References Berg, M. 1985: The age of manufacturers: industry, innovation and work in Britain, 1700-1820. London: Fontana. Berg, M., Hudson, P. and Sonenscher, M. 1983: Manufacture in town and country before the factory. In M. Berg, P. Hudson and M. Sonenscher, eds, Manufacture in town and country before the factory. Cambridge: Cambridge University Press, 1-32. Du Plessis, R. and Howell, M.C. 1982: Reconsidering the early modern urban economy: the cases of Leiden and Lille. Past and Present 94: 49-84. Gregory, D. 1982: Regional transformation and Industrial Revolution: a geography of the Yorkshire woollen industry. London: Macmillan. Minneapolis: University of Minnesota Press. Hudson, P. 1981: Proto-industrialisation: the case of the West Riding textile industry. History Workshop Journal 12: 34-61. Hudson, P. 1983: From manor to mill: the West Riding in transition. In M. Berg, P. Hudson and M. Sonenscher, eds, Manufacture in town and country before the factory. Cambridge: Cambridge University Press, 124-44. Jones, E.L. 1968: The agricultural origins of industry. Past and Present 40: 128-42. Kriedte, P., Medick, H. and Schlumbohm, J. 1981: Industrialization before industrialization: rural industry in the genesis of capitalism. Cambridge: Cambridge University Press. Kriedte, P., Medick, H. and Schlumbohm, J. 1986: Protoindustrialization on test with the guild of historians: response to some critics. Economy and Society 15: 254-72. Levine, D. 1987: Reproducing families: the political economy of English population history. Cambridge: Cambridge University Press. Mendels, F.F. 1972: Proto-industrialization: the first phase of industrialization. Journal of Economic History 32: 241-61. Thirsk, J. 1961: Industries in the countryside. In F.J. Fisher, ed., Essays in the economic and social history of Tudor and Stuart England. Cambridge: Cambridge University Press, 70-88. Thompson, E.P. 1974: Patrician society, plebeian culture. Journal of Social History 7: 382-405. Wilson, R.G. 1971: Gentlemen merchants: the merchant community in Leeds, 1700-1830. Manchester: Manchester University Press.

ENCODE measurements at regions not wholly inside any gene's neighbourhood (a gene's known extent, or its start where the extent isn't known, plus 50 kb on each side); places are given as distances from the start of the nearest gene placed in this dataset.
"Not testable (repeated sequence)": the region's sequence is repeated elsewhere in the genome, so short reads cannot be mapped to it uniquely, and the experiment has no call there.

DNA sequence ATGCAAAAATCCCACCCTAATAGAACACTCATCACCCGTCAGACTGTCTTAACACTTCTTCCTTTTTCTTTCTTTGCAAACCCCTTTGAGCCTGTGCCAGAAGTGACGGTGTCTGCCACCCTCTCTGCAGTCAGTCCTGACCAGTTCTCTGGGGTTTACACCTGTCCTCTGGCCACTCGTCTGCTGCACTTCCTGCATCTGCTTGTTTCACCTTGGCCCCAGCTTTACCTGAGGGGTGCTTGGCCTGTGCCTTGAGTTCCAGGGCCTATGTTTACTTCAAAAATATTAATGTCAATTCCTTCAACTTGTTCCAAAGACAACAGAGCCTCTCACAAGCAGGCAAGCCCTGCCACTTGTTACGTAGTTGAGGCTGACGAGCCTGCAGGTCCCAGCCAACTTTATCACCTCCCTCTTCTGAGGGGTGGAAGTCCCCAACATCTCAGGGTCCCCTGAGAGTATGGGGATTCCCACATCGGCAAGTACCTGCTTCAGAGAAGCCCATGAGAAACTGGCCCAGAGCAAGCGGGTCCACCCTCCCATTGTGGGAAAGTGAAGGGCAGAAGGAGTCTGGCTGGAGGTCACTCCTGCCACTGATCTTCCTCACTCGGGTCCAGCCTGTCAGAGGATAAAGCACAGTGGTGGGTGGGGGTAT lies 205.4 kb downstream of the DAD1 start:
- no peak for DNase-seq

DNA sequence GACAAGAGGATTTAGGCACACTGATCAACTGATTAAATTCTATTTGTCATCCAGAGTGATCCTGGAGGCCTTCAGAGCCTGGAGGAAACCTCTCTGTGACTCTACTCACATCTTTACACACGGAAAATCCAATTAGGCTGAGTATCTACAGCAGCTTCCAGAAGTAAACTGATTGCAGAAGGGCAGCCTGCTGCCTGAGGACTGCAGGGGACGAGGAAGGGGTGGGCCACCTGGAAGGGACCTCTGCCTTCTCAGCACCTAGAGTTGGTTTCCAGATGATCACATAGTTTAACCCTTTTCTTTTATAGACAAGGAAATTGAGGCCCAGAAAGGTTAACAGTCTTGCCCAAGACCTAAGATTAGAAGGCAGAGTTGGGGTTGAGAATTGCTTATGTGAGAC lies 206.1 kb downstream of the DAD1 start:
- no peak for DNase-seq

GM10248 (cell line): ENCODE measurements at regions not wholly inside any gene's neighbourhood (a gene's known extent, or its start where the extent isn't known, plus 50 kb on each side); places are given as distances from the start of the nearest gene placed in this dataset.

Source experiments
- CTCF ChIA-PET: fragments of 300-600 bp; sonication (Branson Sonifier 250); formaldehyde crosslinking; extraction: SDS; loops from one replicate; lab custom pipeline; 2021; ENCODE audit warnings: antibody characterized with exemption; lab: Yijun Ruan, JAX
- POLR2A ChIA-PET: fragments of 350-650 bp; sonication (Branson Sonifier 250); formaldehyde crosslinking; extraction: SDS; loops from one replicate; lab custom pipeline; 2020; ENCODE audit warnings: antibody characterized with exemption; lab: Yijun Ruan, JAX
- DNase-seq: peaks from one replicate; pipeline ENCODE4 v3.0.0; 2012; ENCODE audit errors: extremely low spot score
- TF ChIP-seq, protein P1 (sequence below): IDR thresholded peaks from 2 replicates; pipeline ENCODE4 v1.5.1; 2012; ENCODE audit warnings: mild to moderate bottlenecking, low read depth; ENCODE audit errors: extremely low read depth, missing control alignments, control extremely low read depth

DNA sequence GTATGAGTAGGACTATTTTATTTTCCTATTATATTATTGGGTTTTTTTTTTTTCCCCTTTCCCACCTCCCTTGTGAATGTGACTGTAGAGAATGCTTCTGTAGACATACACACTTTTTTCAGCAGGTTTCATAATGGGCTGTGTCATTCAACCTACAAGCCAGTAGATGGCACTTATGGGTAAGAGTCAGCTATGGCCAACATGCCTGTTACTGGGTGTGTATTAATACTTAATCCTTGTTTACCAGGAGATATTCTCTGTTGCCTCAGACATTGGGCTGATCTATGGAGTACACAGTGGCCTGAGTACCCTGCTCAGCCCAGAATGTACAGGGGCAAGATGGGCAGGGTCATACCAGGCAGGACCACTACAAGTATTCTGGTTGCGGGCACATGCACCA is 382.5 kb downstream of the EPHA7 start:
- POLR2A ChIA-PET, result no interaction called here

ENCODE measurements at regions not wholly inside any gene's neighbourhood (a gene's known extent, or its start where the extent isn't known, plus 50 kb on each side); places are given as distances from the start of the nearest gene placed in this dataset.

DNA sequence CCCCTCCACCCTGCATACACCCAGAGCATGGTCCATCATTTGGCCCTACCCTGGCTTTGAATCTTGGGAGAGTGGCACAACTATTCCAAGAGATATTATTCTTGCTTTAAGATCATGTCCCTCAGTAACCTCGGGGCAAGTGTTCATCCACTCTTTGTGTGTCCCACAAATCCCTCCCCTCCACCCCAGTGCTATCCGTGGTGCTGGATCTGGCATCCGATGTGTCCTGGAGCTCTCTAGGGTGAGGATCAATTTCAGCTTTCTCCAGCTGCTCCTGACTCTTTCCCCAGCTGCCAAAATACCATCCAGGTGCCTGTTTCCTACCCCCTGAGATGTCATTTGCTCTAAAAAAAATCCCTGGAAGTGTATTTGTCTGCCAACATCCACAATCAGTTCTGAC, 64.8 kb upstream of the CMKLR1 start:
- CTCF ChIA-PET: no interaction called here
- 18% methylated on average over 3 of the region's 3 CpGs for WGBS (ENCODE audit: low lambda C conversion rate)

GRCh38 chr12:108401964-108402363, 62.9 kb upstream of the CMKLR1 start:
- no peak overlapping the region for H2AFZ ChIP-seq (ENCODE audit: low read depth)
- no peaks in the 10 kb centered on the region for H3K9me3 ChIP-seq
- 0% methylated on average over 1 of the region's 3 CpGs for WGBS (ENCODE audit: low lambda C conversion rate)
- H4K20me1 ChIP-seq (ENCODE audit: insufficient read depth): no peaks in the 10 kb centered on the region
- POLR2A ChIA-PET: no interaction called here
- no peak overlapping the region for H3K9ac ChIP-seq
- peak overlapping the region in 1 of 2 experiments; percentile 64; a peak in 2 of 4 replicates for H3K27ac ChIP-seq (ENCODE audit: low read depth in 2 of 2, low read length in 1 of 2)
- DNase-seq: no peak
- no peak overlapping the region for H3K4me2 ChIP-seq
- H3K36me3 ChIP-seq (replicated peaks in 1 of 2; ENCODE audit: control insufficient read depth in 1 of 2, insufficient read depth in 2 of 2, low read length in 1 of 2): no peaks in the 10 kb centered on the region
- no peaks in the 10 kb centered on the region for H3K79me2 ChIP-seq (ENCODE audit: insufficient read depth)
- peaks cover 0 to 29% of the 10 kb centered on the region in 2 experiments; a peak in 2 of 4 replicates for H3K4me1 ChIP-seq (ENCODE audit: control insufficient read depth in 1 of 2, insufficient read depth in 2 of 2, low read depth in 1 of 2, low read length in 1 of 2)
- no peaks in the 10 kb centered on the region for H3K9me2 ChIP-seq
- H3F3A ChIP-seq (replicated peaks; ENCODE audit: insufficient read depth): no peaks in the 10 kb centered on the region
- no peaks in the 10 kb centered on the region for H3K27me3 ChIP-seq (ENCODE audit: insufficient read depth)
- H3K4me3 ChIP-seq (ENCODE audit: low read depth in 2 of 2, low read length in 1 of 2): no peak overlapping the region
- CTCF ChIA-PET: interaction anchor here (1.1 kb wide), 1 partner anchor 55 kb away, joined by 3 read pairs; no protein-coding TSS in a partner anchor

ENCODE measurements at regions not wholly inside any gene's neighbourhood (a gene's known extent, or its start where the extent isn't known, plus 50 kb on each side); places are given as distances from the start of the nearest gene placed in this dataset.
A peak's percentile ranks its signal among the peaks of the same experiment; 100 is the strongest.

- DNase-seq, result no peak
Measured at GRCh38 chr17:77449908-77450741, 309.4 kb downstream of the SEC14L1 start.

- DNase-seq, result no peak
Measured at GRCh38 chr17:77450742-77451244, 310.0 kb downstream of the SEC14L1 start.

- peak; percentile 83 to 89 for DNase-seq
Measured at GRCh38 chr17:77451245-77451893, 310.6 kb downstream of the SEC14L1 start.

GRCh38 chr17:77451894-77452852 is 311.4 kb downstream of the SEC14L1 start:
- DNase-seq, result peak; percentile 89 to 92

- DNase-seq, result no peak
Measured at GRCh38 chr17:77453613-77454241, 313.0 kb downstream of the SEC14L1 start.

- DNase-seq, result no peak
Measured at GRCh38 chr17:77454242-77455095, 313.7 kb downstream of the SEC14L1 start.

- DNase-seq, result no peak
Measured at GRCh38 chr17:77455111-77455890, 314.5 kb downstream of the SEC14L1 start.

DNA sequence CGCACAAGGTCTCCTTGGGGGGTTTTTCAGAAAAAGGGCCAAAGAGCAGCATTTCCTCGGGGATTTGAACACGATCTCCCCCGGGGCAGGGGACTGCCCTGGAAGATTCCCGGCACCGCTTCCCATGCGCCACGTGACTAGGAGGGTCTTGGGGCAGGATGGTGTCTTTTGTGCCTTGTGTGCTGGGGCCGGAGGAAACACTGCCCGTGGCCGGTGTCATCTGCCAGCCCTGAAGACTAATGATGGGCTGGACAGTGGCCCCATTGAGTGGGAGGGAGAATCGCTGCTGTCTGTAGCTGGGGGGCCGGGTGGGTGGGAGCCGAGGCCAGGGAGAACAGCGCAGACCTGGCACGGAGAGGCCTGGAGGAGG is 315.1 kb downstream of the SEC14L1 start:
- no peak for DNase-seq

Suggested Reading Houston, R. and Snell, K.D.M. 1984: Protoindustrialization? Cottage industry, social change and industrial revolution. History Journal 27: 473-92. Hudson (1981, 1983).